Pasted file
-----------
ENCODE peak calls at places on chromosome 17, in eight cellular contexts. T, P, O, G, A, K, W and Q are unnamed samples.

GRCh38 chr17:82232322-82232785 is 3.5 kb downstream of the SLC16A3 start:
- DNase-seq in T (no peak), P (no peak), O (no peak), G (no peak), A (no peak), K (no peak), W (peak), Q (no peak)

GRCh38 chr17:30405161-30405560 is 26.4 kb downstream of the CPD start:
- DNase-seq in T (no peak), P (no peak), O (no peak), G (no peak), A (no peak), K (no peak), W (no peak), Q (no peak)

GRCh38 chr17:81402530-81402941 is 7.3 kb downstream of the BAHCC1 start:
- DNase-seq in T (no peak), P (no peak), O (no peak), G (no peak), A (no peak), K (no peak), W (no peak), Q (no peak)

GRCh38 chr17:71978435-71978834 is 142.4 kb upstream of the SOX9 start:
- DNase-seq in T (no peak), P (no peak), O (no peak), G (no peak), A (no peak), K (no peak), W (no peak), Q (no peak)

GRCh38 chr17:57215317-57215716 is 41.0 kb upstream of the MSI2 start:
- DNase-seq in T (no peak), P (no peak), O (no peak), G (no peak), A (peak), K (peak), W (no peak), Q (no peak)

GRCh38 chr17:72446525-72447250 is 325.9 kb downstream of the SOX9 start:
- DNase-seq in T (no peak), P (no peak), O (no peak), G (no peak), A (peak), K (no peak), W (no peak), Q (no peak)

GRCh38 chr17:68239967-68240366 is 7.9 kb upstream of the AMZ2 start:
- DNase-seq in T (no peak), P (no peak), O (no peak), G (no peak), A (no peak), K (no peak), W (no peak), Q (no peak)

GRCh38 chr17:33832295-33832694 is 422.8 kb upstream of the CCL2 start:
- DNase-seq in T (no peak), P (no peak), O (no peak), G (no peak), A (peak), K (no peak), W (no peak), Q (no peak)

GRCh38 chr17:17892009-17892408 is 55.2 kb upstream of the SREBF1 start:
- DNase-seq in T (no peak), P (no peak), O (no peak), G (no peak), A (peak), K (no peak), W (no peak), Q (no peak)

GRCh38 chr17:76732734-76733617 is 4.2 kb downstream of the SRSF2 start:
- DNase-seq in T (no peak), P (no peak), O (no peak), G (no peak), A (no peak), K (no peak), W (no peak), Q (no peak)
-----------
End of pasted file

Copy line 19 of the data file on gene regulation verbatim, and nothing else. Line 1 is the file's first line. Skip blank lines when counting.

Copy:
- DNase-seq in T (no peak), P (no peak), O (no peak), G (no peak), A (peak), K (no peak), W (no peak), Q (no peak)